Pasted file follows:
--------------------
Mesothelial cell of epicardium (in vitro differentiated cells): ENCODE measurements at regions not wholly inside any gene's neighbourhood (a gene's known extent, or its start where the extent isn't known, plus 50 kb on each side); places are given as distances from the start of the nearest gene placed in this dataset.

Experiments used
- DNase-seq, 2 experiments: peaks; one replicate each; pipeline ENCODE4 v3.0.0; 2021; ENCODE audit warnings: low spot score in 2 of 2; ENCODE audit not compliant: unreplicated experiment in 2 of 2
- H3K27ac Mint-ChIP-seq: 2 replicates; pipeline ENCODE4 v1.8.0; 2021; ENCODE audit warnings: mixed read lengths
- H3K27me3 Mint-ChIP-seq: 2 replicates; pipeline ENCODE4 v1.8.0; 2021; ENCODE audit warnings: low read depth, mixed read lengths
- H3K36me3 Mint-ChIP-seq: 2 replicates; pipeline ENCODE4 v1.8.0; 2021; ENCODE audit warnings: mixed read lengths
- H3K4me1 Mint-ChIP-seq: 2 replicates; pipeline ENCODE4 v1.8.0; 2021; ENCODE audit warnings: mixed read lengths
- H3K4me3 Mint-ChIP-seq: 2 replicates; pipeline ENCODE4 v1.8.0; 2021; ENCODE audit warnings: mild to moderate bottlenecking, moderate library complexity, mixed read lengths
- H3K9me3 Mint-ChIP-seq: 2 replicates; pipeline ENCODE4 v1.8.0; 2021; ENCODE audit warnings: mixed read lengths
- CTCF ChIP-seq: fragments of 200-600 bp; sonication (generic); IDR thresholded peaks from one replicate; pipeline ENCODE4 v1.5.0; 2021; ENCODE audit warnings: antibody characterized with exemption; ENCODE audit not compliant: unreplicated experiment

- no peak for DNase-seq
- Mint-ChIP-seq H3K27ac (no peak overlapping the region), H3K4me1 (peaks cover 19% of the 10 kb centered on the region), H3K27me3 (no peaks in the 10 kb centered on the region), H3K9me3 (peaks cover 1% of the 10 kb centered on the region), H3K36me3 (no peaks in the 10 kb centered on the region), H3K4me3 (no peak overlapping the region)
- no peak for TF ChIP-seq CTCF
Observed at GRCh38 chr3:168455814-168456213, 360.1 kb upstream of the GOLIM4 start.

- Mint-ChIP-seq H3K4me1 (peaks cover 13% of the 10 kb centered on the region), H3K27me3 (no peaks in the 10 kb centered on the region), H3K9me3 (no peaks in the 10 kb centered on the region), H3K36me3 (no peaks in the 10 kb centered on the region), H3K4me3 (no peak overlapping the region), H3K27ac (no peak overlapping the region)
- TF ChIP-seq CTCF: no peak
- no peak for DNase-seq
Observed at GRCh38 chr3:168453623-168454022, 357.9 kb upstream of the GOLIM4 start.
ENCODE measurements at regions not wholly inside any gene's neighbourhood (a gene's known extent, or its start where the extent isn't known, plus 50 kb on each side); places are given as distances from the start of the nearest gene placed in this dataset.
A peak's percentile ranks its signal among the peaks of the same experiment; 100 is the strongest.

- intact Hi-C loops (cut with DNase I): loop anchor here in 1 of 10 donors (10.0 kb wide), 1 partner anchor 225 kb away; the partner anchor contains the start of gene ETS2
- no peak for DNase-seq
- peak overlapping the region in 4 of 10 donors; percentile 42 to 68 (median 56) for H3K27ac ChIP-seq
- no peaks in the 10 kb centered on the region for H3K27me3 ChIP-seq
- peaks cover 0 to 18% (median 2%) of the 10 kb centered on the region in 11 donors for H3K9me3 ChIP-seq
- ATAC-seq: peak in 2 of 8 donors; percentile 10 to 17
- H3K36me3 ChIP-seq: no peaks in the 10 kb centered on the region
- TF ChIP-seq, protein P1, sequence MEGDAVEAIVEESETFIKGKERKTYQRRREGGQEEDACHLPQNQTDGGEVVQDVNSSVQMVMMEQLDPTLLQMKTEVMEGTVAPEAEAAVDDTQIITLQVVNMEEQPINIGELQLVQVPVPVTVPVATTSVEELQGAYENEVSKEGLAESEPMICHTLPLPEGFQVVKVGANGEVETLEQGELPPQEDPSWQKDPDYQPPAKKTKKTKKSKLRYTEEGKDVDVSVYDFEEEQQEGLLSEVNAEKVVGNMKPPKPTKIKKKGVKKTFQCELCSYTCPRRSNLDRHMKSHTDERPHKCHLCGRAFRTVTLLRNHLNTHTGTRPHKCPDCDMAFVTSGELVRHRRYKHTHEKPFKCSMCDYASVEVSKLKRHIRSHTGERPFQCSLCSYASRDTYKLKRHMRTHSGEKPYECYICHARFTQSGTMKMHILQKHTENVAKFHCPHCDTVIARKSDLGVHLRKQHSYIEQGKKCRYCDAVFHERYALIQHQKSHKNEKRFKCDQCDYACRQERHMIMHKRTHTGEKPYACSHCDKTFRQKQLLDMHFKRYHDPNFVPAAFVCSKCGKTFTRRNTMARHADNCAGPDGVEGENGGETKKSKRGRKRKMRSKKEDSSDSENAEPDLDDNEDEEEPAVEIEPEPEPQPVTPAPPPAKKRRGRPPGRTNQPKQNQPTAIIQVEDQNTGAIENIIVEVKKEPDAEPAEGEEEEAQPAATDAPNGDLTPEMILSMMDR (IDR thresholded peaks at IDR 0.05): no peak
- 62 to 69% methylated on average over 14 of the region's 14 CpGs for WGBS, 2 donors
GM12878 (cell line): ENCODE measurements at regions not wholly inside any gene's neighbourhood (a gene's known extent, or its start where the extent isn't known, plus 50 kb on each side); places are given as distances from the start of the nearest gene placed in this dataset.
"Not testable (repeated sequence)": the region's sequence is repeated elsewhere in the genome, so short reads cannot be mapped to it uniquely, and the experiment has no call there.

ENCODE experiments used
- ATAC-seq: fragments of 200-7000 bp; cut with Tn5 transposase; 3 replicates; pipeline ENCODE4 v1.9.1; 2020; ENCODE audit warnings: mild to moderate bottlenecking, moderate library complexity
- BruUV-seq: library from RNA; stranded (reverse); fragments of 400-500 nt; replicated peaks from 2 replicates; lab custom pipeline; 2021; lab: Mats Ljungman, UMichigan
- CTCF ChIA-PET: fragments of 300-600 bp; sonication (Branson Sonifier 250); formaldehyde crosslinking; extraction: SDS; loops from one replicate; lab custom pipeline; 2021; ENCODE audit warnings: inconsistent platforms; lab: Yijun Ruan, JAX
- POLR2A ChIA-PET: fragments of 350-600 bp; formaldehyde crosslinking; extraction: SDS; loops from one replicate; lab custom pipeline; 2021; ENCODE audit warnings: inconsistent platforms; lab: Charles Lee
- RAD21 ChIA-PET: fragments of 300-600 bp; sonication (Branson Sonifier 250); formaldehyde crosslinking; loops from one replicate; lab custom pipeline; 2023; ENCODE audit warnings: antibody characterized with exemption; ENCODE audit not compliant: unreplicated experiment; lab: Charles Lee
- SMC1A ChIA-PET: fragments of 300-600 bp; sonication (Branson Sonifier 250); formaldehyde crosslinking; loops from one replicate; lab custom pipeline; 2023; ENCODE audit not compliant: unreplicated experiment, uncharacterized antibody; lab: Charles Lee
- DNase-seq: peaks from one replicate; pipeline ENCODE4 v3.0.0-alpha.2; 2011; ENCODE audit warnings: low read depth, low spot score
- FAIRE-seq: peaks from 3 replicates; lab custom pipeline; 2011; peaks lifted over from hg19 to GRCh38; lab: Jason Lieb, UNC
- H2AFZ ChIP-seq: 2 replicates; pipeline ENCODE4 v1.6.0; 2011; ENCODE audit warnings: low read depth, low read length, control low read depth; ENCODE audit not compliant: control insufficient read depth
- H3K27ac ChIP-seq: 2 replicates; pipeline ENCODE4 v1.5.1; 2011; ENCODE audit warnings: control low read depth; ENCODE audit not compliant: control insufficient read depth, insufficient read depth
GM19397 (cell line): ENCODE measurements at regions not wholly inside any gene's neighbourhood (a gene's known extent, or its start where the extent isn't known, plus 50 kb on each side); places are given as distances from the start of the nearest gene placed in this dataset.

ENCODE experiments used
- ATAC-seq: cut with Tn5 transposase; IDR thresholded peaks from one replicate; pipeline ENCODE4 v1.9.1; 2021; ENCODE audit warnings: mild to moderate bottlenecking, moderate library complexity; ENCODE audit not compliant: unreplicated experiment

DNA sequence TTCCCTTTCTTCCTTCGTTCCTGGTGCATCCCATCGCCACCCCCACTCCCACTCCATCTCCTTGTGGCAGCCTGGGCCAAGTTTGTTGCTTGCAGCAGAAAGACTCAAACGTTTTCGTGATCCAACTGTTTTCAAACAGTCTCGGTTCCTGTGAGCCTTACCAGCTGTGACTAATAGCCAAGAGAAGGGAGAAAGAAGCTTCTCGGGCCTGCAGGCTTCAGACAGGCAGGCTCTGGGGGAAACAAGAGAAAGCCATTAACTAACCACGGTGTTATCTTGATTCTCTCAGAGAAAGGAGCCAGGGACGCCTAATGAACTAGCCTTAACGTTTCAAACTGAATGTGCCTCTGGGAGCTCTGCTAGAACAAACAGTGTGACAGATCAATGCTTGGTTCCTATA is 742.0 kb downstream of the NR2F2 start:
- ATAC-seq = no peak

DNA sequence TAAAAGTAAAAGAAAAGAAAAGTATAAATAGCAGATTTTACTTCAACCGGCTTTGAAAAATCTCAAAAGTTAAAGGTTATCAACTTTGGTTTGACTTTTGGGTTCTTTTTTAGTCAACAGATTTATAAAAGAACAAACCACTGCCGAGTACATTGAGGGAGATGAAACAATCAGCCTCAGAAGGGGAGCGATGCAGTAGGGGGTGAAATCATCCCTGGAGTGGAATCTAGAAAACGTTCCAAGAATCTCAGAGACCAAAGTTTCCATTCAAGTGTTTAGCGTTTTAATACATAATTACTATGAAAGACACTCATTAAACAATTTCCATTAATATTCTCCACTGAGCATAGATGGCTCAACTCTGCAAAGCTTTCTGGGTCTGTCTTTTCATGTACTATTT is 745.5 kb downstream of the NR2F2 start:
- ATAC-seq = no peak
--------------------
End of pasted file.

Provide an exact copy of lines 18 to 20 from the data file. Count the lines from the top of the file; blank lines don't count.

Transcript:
Observed at GRCh38 chr3:168453623-168454022, 357.9 kb upstream of the GOLIM4 start.
ENCODE measurements at regions not wholly inside any gene's neighbourhood (a gene's known extent, or its start where the extent isn't known, plus 50 kb on each side); places are given as distances from the start of the nearest gene placed in this dataset.
A peak's percentile ranks its signal among the peaks of the same experiment; 100 is the strongest.